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Given that Docker images don't contain Linux kernel, when they are run in the host with a different Linux distribution they can get possibly different kernel version from the one shipped with the full (non-Docker) distribution.

How can a distribution vendor support their OS when it is run in a Docker container, given the variation in the host kernels? Do they require it to be run on the host with the same flavor/version (for example Ubuntu 15.04 on Ubuntu 15.04)?

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Seems like you're making an assumption that kernel version matters. Surely there are cases where it does, but in the vast majority of cases, it does not matter.

Of course like any well-managed system, you should ensure you have tight control on your host systems as well as your application containers, and that your testing environment matches your prod environment.

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  • When you have a commercial version (say RHEL) and have some issue, when you raise a support ticket, you of course specify the version you have. Then you say, by the way, I am running this with the Ubuntu kernel, which may be even the same major/minor version, but it has different bits? – Ivan Oct 7 '15 at 0:34
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I guess you need support from the application vendor, not the OS one. As it's not the OS running in docker but the app. You will probably find some applications docker containers for most of the applications you need, and they will probably be certified for some OSes (thus forcing you a docker version) if you have support from the vendors.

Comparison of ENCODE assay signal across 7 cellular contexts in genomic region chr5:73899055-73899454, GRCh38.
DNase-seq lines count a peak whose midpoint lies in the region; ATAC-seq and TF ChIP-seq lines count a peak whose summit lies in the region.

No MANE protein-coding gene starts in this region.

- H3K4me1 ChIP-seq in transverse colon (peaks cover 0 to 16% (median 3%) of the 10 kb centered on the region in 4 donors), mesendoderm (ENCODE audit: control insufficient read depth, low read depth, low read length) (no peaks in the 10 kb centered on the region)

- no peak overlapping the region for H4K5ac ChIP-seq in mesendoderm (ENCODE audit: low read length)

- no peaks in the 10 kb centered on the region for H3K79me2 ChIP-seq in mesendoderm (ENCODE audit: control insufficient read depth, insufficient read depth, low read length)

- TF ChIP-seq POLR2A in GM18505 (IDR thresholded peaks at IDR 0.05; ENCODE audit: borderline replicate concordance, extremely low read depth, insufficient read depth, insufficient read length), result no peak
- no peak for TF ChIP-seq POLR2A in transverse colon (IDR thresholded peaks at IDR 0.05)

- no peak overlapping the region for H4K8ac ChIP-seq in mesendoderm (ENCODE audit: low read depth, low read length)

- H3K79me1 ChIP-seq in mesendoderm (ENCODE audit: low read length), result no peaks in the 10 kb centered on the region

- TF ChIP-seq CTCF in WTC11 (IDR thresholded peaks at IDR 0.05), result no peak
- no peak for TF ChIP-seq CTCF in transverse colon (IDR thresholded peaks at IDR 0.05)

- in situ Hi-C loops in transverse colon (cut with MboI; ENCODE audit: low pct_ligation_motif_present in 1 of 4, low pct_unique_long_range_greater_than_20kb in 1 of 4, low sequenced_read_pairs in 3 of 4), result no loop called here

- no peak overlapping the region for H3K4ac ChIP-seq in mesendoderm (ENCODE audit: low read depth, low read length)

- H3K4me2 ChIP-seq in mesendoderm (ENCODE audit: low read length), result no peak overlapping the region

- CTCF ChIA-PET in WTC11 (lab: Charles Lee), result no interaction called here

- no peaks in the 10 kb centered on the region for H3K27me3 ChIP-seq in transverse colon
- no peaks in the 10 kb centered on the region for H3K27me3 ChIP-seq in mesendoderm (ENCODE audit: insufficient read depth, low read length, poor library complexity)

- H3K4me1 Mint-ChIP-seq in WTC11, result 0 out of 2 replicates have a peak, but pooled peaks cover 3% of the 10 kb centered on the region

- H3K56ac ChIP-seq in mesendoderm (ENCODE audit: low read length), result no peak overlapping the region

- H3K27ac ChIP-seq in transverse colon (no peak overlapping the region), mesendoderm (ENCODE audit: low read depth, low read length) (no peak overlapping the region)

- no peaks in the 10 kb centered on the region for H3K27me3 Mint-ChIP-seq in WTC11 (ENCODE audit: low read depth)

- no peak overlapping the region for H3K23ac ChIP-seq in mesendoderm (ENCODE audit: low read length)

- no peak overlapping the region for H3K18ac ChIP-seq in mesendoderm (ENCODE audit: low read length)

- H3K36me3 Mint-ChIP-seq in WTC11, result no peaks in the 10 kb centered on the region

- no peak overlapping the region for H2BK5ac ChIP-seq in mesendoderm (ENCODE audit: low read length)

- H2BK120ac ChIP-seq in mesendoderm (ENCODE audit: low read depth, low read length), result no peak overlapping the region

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  • But the app is running within the OS. For example, for the official Postgres container, the first line of its Dockerfile is: 'FROM debian:jessie' – Ivan Oct 7 '15 at 17:14
  • All this means is the way all this is marketed, you build container once and it can run on any docker host, isn't really true in practice, in enterprise environments -- looks like you can only run a container on a host with the same OS flavour/version that the container image is based on. – Ivan Oct 7 '15 at 17:19
  • Well I agree with you. But you have to differentiate between commercial products like Oracle/IBM/Red Hat/other vendor and community based ones like PostgreSQL for example. I guess for PostgreSQL there's no real support behind these images, you just download them and hope you won't have any issue with them. For Oracle as opposite they ask you to follow a detailed procedure, for example: docs.oracle.com/cd/E37670_01/E37355/html/ol_docker.html public-yum.oracle.com/docker-images I'm not trying to be exhaustive though. – Pierre-Alain TORET Oct 7 '15 at 21:26

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